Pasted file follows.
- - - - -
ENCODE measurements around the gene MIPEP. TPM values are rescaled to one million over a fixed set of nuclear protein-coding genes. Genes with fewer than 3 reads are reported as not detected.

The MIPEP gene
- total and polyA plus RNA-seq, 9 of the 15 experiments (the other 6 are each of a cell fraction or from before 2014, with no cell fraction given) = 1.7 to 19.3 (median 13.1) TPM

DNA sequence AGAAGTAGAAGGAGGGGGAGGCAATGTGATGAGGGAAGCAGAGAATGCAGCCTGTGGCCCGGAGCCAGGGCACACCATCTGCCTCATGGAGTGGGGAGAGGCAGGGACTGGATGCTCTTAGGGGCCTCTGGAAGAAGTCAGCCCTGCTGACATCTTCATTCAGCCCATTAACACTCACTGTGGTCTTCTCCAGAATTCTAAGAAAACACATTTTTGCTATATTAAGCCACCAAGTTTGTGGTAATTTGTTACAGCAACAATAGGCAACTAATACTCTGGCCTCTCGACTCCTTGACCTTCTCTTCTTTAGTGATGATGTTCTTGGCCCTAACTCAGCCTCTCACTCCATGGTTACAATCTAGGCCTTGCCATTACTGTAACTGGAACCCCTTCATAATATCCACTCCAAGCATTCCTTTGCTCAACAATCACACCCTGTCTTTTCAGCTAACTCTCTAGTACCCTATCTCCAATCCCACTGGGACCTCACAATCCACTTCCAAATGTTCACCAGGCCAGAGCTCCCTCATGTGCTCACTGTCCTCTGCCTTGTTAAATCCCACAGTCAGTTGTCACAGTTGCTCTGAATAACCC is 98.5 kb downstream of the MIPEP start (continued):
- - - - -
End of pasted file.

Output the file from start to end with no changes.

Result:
ENCODE measurements around the gene MIPEP. TPM values are rescaled to one million over a fixed set of nuclear protein-coding genes. Genes with fewer than 3 reads are reported as not detected.

The MIPEP gene
- total and polyA plus RNA-seq, 9 of the 15 experiments (the other 6 are each of a cell fraction or from before 2014, with no cell fraction given) = 1.7 to 19.3 (median 13.1) TPM

DNA sequence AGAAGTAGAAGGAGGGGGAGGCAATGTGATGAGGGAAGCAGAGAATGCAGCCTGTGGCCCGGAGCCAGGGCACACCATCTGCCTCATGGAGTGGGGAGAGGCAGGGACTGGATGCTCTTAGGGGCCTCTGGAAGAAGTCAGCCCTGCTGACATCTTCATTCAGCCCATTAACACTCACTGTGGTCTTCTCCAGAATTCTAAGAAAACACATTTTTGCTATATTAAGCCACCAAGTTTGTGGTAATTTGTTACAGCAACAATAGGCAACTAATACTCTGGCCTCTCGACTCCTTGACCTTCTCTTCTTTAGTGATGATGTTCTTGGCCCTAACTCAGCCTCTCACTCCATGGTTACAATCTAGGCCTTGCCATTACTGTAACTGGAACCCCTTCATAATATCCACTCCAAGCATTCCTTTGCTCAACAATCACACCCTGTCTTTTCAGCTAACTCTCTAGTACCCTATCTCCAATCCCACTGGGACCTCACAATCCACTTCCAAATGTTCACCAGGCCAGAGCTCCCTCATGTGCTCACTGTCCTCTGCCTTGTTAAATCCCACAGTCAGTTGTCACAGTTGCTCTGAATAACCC is 98.5 kb downstream of the MIPEP start (continued):